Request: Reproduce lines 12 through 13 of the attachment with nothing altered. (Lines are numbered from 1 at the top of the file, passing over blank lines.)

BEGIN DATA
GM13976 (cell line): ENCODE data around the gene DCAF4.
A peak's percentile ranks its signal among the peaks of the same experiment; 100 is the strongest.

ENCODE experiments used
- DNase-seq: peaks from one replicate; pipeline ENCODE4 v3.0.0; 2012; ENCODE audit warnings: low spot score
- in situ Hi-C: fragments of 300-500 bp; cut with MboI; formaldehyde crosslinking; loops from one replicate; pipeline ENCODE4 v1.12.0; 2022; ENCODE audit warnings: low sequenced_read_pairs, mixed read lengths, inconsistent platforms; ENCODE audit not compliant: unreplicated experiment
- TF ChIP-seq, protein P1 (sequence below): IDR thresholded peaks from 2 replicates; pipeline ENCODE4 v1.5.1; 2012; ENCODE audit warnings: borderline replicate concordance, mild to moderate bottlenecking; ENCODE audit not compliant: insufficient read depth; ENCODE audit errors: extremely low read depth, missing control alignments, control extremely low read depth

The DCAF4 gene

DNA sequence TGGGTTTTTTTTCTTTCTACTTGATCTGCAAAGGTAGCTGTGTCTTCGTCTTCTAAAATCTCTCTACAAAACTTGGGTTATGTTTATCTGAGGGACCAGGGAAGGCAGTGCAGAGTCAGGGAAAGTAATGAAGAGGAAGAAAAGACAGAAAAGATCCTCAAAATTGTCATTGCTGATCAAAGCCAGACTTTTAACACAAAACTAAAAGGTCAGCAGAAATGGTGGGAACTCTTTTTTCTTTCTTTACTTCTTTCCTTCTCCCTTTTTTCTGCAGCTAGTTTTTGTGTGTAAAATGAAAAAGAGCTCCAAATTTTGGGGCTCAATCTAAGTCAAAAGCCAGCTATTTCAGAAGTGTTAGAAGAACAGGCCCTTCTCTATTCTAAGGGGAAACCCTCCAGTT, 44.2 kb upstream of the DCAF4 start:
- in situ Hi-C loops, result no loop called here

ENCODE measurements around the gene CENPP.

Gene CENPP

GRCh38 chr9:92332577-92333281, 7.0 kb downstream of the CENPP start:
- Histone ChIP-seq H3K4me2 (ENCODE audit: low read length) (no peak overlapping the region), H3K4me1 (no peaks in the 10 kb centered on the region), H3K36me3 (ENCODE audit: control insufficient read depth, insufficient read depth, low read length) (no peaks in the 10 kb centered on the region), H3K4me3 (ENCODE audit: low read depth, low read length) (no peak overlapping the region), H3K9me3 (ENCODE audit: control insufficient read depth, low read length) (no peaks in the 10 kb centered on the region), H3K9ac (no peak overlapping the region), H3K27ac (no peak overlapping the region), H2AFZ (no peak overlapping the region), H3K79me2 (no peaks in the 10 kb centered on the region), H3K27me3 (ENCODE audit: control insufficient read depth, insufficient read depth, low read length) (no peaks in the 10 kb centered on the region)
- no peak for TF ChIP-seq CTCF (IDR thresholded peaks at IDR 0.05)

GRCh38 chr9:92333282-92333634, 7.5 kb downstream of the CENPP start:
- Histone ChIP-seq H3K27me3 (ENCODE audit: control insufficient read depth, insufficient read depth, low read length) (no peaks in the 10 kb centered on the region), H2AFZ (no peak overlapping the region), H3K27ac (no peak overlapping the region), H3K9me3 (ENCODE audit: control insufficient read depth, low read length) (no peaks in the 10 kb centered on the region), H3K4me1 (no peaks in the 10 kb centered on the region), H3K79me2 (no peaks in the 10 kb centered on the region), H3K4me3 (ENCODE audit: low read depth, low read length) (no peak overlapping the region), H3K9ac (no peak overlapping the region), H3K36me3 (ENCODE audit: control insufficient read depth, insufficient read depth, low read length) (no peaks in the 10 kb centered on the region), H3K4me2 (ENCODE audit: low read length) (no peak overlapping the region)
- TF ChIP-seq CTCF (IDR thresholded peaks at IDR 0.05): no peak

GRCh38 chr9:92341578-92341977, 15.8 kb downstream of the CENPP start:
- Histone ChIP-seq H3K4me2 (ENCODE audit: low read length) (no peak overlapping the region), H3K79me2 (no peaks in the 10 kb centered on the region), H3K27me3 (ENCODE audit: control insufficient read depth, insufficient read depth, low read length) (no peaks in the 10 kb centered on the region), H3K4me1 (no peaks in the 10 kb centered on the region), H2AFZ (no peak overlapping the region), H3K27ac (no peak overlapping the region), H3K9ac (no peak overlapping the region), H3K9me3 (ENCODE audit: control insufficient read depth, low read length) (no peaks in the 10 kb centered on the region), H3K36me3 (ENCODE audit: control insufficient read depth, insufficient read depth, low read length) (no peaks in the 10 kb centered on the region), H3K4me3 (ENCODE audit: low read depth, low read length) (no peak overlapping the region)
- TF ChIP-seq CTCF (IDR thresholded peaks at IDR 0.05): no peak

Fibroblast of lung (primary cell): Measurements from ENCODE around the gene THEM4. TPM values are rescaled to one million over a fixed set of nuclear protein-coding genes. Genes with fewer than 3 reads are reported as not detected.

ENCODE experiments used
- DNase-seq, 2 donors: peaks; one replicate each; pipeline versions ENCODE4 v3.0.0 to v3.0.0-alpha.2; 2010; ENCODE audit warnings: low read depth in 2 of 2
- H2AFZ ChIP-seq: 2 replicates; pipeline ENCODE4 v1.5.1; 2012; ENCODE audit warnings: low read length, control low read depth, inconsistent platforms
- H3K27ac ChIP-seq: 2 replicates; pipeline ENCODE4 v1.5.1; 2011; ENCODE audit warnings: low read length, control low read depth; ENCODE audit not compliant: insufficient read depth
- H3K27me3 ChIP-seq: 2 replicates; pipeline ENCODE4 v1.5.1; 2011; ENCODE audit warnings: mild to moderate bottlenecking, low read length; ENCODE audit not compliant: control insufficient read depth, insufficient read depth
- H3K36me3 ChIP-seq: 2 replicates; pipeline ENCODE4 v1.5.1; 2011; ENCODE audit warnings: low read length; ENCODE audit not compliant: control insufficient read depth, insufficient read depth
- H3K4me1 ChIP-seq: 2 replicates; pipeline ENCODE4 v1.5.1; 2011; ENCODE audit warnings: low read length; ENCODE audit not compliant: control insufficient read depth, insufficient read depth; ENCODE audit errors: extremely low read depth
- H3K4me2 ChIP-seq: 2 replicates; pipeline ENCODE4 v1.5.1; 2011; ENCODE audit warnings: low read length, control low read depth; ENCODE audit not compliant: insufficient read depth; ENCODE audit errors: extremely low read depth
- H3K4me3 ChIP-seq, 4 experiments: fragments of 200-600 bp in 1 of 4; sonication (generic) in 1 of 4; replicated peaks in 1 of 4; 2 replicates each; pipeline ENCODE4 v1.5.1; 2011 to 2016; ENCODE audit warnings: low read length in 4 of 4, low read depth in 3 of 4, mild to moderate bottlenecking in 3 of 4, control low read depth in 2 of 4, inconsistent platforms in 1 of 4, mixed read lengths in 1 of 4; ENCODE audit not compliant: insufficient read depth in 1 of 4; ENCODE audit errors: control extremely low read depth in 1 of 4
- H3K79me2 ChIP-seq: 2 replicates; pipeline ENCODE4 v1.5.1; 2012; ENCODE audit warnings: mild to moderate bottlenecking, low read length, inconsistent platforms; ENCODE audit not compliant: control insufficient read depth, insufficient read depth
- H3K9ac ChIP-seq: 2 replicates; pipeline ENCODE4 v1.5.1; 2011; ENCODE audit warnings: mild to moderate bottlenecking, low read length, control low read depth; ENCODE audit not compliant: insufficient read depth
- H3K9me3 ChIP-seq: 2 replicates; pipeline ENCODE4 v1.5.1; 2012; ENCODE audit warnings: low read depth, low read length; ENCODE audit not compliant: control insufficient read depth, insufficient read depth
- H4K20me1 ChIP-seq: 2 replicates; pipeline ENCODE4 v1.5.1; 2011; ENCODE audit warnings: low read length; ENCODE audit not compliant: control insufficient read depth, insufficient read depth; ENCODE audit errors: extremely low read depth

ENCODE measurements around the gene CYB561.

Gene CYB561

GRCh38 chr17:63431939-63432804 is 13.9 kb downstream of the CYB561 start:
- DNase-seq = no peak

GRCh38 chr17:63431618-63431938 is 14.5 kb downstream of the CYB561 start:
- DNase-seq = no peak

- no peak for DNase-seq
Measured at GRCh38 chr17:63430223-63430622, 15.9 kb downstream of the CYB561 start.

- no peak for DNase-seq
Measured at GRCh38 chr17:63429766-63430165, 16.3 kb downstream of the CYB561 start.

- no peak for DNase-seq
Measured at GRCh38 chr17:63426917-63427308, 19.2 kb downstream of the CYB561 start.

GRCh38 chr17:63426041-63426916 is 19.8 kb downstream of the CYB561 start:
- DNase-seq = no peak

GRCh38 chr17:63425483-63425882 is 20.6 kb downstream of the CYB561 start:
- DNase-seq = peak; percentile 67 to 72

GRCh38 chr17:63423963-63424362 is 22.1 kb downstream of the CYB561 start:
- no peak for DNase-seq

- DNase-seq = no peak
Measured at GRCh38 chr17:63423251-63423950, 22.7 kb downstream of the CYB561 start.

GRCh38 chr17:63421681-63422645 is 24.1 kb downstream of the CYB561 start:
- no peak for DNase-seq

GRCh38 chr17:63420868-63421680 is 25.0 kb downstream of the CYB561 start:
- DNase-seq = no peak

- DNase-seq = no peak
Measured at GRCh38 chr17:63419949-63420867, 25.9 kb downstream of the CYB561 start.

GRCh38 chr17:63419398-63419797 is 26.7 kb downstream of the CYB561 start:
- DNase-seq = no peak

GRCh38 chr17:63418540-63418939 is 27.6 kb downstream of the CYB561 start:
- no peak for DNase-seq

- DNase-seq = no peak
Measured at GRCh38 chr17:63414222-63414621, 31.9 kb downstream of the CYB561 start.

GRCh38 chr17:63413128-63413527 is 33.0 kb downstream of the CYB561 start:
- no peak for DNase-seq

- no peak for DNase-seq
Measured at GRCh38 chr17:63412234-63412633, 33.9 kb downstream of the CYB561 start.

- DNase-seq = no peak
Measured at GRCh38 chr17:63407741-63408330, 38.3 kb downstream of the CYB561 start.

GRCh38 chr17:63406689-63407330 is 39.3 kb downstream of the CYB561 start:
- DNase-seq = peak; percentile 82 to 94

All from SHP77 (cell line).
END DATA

GRCh38 chr9:92332577-92333281, 7.0 kb downstream of the CENPP start:
- Histone ChIP-seq H3K4me2 (ENCODE audit: low read length) (no peak overlapping the region), H3K4me1 (no peaks in the 10 kb centered on the region), H3K36me3 (ENCODE audit: control insufficient read depth, insufficient read depth, low read length) (no peaks in the 10 kb centered on the region), H3K4me3 (ENCODE audit: low read depth, low read length) (no peak overlapping the region), H3K9me3 (ENCODE audit: control insufficient read depth, low read length) (no peaks in the 10 kb centered on the region), H3K9ac (no peak overlapping the region), H3K27ac (no peak overlapping the region), H2AFZ (no peak overlapping the region), H3K79me2 (no peaks in the 10 kb centered on the region), H3K27me3 (ENCODE audit: control insufficient read depth, insufficient read depth, low read length) (no peaks in the 10 kb centered on the region)